Do Helicopter Parents Help or Hurt Children?

The pros and cons of this type of discipline

Helicopter parents prevent kids from being responsible.
Klaus Vedfelt Prem / Riser / Getty Images

Media sources have used the term “helicopter parent” to describe a type of discipline where parents become overly involved in their child’s lives. Although it may sound like a good idea to play a major role in a child's decisions, helicopter parents often take this to the extreme.

The term “helicopter parent” was first coined in a 1969 book titled “Between Parent & Teenager.” The teen featured in the book reported his mother watched over him like a helicopter. Since then, many college administrators have used the term to refer to parents who continue to try and watch over their children from a distance after they have gone away to college and the term has spread to encompass all overprotective parents.

The Positive Aspects of Helicopter Parenting

Helicopter parents are certainly involved in their child’s lives which can be a good thing. You can count on the children of helicopter parents to arrive on time, to have their homework done, and to be prepared for their activities.

Helicopter parents of younger children and teenagers are likely to know where their kids are at all times, which is an important safety consideration. They are also likely to be very aware of who their child is with and how their child is doing in school.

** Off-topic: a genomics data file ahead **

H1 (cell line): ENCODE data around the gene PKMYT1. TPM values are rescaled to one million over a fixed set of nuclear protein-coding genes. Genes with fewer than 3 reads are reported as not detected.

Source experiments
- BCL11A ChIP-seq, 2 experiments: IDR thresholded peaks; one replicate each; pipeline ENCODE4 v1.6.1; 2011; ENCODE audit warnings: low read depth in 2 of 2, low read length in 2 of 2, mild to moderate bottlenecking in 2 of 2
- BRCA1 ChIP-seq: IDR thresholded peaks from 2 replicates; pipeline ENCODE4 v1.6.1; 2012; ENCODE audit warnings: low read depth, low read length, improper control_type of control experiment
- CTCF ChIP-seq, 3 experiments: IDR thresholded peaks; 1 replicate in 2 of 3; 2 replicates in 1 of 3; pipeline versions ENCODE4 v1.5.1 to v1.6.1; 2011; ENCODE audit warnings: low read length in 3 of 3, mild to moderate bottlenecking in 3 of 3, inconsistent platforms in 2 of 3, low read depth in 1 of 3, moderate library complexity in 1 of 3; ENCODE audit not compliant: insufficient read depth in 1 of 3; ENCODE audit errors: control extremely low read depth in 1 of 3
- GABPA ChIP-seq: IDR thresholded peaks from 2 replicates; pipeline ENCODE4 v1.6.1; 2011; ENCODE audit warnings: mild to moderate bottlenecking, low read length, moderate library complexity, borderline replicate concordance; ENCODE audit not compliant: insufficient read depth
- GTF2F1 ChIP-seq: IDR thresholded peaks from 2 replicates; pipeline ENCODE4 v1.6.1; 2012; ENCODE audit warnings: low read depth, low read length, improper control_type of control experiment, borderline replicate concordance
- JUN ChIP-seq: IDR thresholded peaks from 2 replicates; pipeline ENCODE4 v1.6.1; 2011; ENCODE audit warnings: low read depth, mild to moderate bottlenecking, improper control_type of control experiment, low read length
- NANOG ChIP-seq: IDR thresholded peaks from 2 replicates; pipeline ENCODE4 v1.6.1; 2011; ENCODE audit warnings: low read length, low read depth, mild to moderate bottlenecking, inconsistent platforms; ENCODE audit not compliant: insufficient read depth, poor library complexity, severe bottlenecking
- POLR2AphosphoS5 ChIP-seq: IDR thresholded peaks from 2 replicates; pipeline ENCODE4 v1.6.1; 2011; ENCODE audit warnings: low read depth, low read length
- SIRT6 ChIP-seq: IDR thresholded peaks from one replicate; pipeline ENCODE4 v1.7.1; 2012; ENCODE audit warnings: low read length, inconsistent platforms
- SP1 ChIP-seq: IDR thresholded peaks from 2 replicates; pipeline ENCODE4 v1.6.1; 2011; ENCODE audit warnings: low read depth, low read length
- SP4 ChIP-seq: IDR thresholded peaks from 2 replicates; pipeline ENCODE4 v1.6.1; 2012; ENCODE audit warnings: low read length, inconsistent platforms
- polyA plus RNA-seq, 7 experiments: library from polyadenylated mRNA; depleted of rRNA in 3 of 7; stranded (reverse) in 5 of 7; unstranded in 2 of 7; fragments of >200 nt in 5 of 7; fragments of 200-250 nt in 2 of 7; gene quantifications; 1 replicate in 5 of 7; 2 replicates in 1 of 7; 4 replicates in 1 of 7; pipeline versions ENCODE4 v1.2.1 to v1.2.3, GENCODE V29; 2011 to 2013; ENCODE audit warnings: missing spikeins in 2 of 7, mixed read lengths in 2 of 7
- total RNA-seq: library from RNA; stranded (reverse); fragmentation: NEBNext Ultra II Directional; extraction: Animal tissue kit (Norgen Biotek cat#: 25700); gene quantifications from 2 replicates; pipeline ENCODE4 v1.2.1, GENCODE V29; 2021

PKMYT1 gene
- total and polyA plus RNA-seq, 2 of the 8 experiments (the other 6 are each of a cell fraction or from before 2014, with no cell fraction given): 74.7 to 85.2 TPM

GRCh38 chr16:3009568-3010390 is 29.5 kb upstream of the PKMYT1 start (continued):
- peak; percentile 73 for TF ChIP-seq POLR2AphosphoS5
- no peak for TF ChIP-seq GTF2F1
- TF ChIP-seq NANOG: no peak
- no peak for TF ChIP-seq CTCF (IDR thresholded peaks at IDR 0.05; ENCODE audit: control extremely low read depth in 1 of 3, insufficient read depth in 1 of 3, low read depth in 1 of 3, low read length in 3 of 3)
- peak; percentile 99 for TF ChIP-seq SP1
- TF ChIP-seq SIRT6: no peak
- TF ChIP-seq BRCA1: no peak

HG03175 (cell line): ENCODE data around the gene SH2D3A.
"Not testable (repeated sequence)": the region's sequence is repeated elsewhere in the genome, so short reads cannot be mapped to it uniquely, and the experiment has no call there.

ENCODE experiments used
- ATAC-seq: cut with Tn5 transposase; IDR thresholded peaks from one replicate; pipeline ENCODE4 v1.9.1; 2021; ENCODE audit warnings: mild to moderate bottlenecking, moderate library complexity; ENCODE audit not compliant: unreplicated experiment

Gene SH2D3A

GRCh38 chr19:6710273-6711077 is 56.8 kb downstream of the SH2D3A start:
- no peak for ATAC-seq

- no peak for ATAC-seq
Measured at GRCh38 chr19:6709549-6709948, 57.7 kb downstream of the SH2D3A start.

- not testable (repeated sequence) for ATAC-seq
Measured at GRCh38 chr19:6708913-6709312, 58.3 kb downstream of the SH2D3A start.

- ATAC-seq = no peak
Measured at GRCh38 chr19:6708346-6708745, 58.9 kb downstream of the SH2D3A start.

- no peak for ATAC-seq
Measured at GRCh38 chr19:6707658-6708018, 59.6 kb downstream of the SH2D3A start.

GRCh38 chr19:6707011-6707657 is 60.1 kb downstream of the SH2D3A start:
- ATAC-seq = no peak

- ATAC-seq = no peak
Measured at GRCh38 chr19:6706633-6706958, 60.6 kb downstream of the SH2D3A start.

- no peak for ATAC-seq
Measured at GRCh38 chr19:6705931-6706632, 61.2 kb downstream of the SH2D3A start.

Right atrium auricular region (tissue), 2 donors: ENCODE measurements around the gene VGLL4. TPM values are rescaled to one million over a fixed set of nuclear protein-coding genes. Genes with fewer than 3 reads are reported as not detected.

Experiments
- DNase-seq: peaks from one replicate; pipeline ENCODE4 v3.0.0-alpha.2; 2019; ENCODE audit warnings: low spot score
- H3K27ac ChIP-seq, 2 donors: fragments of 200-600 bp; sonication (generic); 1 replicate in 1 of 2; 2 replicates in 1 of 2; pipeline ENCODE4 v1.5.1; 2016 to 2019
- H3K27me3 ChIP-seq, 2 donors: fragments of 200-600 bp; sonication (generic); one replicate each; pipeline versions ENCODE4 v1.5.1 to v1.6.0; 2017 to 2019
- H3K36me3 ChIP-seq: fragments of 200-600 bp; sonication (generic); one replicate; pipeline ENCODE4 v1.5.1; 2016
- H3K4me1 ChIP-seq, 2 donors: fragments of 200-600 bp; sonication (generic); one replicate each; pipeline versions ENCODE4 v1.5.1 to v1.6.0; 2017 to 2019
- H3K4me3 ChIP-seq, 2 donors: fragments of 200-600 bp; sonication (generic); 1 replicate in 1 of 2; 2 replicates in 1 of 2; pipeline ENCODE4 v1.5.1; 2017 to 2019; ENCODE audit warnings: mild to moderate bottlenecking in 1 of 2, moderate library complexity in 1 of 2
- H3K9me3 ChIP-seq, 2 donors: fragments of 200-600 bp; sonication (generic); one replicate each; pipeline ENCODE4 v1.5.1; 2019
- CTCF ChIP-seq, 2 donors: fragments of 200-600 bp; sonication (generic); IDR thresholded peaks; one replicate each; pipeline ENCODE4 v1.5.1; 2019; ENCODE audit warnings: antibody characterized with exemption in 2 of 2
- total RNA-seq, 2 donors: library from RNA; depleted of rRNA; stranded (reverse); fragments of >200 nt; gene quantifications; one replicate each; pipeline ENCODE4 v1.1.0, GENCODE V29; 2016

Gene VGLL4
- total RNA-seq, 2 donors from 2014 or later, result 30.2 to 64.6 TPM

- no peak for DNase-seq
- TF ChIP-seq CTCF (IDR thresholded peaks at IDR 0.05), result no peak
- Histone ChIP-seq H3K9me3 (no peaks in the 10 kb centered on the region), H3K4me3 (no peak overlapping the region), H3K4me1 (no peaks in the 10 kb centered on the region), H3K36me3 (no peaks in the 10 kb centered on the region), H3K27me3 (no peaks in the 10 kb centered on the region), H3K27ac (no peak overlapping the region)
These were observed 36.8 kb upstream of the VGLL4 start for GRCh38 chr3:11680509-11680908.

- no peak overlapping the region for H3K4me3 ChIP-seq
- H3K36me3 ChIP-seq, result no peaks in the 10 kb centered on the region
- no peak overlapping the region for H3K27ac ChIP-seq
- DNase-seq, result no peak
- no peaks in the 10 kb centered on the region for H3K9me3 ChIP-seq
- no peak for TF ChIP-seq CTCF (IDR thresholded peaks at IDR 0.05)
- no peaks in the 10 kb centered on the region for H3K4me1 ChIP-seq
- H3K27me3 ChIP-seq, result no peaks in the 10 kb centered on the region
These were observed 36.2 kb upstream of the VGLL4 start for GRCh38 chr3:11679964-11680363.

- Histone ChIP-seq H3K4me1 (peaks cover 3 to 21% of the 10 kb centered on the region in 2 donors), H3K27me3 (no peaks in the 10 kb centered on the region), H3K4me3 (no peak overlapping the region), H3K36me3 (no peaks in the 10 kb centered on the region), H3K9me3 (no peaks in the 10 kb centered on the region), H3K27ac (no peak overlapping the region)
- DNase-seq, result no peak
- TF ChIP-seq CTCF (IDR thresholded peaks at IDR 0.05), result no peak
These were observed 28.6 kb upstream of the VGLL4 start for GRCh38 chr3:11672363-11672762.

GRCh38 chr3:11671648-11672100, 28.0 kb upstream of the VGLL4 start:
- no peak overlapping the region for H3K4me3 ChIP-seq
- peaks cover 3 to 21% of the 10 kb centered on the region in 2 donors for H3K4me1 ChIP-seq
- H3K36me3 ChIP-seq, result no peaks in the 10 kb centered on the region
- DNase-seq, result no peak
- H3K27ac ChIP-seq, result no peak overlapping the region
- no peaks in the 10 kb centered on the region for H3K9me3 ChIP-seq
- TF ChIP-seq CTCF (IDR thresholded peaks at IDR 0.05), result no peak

The Problems With Helicopter Parenting

Growing up with helicopter parents also has some drawbacks. Potential problems include:

  • Kids lack problem-solving skills: Kids of all ages need problem-solving skills. Whether you have a 5-year-old who needs to learn how to sound out words or a 25-year-old who can’t find a job, kids need to know how to solve their own problems. When parents solve all of their child’s problems, kids don’t learn these valuable problem-solving skills
  • Helicopter parenting leads to dependence: Helicopter parents do so much for their kids that it can make their kids dependent upon them. If a mother calls her 19-year-old to wake him up each morning to ensure he gets to class on time, he won’t learn how to do this for himself. Parents should be helping kids learn how to survive without them.
  • Kids don’t learn to advocate for themselves: Helicopter parents usually advocate for their children, rather than teaching their children to advocate for themselves. It’s important for kids to be able to ask questions, gain clarification and speak up when they need something. In the workforce, these kids won’t have Mom or Dad available to help them deal with a mean boss or challenging policy at the office.
  • Helicopter parenting shields kids from natural consequences: Kids need to face some natural consequences in life. After all, in situations where parents don’t intervene, kids are going to face natural consequences. Yet, most helicopter parents micromanage their children's activities in an attempt to prevent them from receiving any negative consequences.
  • Helicopter parenting interferes with the parent-child relationship: The actions of a helicopter parent may interfere with the parent-child relationship as well. Constantly nagging your child to get his homework done, or checking up on his every move, isn’t likely to make your child want to talk to you more. Instead, it may push your child away. 
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